This book will utilize these learning tools. Threshold concepts will be explained as concrete writing and thinking practices, and these concepts will be interconnected into the following conceptual frameworks: (1) The history of literacy, (2) How knowledge is created and how different forms of knowledge are used as tools to know, (3) and finally how knowledge is communicated through writing. These core concepts will be combined into a single concrete process, which is set within a specific social context. This book is about constructing and debating knowledge in 21st Century multicultural societies. This focus on process, rather than products, is based on the concept of social interaction through language as the fundamental basis for learning and knowledge creation (Vygotsky, 1981; Wertsch, 1991; Bakhtin 1981).
And as the specific social context of multiculturalism implies, 21st century literacy must also include political literacy (Gale, 1994; Gutmann, 1987; NTFCLDE, 2012). Students need background knowledge and training to become engaged citizens capable of fostering the public good. This important form of literacy will not be fully covered by this book, but the links between literacy, public schooling, democracy, and political freedom will be introduced and explained, especially in the first part of the book focused on the history of literacy.
21st century literacy is a collection of many higher order skills. Students need to be able to critically evaluate the reliability of diverse sources of knowledge in order to construct knowledge with scientific methods. It also entails openly arguing with diverse groups of people in order to explain and prove the truth. But we cannot forget that these 21st century skills are built on the foundation of traditional literacy: reading, writing, and basic mathematics. Knowledge is the essential first step to good communication and effective action. Truth has to be actively constructed by critical thinkers through meticulous and rigorous scientific methods. And this truth needs to be effectively communicated to diverse audiences through arguments in order to direct collective action to solve real-world problems.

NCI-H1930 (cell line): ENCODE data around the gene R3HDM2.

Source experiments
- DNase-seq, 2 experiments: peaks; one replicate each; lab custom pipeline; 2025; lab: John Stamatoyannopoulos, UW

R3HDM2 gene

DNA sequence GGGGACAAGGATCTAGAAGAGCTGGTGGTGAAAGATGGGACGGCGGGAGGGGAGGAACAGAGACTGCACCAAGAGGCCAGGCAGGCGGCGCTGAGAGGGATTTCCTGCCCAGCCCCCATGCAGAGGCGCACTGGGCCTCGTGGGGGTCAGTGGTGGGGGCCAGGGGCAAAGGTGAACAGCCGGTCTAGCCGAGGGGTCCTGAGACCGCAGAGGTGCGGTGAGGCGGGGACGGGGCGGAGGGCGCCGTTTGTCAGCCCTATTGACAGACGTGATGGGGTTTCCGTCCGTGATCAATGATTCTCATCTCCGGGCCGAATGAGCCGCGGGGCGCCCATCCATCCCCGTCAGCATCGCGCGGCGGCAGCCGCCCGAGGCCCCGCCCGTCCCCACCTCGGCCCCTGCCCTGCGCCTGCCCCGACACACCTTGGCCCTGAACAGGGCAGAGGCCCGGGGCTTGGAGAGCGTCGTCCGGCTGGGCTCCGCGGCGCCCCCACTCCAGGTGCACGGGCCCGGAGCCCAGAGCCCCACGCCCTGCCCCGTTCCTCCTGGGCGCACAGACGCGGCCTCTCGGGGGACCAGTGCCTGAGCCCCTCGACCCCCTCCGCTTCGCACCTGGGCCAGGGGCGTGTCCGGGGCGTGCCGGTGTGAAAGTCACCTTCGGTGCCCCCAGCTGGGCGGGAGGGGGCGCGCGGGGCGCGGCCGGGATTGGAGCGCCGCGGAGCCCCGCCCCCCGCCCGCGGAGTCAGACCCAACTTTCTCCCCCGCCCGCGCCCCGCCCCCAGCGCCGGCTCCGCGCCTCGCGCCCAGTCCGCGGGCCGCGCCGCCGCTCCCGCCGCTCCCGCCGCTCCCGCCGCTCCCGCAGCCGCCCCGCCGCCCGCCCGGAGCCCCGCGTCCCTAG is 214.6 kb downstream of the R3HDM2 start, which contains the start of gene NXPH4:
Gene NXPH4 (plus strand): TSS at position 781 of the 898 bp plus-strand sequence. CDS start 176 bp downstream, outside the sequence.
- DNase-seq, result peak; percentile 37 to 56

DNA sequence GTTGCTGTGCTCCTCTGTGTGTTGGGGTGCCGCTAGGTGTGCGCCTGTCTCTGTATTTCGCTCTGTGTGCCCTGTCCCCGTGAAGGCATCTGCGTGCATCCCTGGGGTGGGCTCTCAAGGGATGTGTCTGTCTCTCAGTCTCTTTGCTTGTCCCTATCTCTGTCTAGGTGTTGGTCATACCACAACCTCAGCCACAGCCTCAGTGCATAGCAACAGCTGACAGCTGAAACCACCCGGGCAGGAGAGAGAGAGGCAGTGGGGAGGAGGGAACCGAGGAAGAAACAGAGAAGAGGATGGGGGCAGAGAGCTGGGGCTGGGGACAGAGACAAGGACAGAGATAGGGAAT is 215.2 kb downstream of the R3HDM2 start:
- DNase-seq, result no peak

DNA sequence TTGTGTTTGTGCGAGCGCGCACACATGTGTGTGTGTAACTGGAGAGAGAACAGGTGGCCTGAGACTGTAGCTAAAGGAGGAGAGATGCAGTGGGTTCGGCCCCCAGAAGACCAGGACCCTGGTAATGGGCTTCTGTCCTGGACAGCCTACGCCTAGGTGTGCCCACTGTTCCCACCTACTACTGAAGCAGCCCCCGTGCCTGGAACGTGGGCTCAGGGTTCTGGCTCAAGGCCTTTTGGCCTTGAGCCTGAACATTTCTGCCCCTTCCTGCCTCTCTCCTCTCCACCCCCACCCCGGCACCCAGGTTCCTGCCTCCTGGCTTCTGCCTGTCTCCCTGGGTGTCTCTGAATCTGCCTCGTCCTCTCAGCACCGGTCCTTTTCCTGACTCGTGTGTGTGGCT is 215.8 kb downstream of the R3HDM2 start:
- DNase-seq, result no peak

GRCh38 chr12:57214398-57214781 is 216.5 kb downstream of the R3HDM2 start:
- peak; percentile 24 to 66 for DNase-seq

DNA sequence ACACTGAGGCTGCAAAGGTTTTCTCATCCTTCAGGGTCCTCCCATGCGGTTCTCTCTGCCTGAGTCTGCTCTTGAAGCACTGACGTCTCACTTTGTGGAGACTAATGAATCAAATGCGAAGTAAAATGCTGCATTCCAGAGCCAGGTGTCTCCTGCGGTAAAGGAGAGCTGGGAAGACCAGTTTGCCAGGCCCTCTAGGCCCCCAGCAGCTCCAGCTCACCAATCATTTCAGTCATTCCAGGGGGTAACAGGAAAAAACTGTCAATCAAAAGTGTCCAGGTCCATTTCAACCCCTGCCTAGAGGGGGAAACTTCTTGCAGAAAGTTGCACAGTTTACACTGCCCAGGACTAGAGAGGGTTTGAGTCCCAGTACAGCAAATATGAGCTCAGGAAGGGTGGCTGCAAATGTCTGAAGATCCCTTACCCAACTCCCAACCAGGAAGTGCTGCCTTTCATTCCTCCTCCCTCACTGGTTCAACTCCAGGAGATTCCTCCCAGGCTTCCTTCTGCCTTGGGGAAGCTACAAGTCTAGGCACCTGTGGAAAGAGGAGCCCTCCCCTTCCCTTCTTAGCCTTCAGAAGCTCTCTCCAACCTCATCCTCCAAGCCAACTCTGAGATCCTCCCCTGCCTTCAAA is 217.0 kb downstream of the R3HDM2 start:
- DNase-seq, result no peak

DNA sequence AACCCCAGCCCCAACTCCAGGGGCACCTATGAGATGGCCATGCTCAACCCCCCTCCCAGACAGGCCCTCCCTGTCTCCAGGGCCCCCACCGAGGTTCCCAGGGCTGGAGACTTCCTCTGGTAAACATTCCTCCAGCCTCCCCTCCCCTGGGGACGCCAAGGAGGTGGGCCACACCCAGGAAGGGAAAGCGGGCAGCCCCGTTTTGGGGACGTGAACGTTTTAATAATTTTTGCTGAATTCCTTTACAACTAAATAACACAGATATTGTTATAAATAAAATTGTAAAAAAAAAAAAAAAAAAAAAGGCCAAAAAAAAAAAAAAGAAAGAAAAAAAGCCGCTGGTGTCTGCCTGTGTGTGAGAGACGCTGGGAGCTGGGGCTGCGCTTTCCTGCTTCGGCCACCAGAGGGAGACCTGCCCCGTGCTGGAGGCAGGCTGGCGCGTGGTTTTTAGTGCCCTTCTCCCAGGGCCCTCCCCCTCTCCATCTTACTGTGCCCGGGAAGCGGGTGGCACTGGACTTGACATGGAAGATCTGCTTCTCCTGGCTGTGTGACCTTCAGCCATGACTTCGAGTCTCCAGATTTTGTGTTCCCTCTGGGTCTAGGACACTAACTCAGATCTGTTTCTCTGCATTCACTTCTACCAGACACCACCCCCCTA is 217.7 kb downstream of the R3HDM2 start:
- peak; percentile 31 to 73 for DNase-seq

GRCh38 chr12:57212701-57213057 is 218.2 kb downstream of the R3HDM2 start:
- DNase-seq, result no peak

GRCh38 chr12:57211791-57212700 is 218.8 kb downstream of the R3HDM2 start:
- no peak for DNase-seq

References & Further Reading
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Delbanco, A. (2012). College: What it was, is, and should be. Princeton, NY: Princeton University Press.
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Ferrall Jr., V. E. (2011). Liberal arts at the brink. Cambridge, MA: Harvard University Press.
Fish, S. (2011). How to write a sentence and how to read one. New York: Harper.
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© J. M. Beach 2013, Revised 2016